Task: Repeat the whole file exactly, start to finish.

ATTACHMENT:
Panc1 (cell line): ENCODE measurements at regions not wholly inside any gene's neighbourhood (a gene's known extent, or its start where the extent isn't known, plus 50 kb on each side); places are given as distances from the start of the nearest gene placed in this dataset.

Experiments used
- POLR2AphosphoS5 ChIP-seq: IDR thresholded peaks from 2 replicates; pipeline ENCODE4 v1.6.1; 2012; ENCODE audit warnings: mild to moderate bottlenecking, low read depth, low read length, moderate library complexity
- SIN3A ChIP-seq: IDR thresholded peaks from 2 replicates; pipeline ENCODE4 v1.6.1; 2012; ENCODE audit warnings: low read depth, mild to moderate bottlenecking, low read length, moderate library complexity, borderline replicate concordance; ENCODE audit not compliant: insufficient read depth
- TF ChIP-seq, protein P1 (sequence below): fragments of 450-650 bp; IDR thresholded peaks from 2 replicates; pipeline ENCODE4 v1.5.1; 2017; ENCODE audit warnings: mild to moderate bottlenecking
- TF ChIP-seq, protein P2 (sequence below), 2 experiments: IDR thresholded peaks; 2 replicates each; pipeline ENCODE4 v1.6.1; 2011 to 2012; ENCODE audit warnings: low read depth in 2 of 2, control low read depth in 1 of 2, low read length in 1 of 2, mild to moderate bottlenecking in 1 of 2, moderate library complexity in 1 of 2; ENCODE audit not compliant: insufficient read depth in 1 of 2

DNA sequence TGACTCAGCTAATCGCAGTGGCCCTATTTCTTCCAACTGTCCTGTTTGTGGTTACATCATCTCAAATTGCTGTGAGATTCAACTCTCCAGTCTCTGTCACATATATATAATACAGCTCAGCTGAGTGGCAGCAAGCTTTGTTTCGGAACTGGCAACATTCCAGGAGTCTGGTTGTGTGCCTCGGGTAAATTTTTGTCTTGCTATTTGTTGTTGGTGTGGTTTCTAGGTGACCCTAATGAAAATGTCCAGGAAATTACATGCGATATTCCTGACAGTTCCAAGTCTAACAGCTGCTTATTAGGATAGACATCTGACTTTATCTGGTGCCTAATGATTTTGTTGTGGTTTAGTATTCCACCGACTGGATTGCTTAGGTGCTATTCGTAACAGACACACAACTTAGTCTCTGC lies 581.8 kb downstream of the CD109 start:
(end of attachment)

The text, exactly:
Panc1 (cell line): ENCODE measurements at regions not wholly inside any gene's neighbourhood (a gene's known extent, or its start where the extent isn't known, plus 50 kb on each side); places are given as distances from the start of the nearest gene placed in this dataset.

Experiments used
- POLR2AphosphoS5 ChIP-seq: IDR thresholded peaks from 2 replicates; pipeline ENCODE4 v1.6.1; 2012; ENCODE audit warnings: mild to moderate bottlenecking, low read depth, low read length, moderate library complexity
- SIN3A ChIP-seq: IDR thresholded peaks from 2 replicates; pipeline ENCODE4 v1.6.1; 2012; ENCODE audit warnings: low read depth, mild to moderate bottlenecking, low read length, moderate library complexity, borderline replicate concordance; ENCODE audit not compliant: insufficient read depth
- TF ChIP-seq, protein P1 (sequence below): fragments of 450-650 bp; IDR thresholded peaks from 2 replicates; pipeline ENCODE4 v1.5.1; 2017; ENCODE audit warnings: mild to moderate bottlenecking
- TF ChIP-seq, protein P2 (sequence below), 2 experiments: IDR thresholded peaks; 2 replicates each; pipeline ENCODE4 v1.6.1; 2011 to 2012; ENCODE audit warnings: low read depth in 2 of 2, control low read depth in 1 of 2, low read length in 1 of 2, mild to moderate bottlenecking in 1 of 2, moderate library complexity in 1 of 2; ENCODE audit not compliant: insufficient read depth in 1 of 2

DNA sequence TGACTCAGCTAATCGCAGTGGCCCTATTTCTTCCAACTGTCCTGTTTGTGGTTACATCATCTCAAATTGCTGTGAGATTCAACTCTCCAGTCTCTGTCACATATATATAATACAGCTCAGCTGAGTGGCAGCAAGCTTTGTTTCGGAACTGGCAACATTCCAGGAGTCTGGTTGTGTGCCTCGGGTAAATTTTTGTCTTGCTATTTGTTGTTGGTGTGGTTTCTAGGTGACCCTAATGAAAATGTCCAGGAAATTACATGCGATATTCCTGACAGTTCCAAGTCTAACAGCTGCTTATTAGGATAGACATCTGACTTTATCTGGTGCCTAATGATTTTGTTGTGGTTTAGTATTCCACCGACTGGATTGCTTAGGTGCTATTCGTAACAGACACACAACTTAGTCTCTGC lies 581.8 kb downstream of the CD109 start: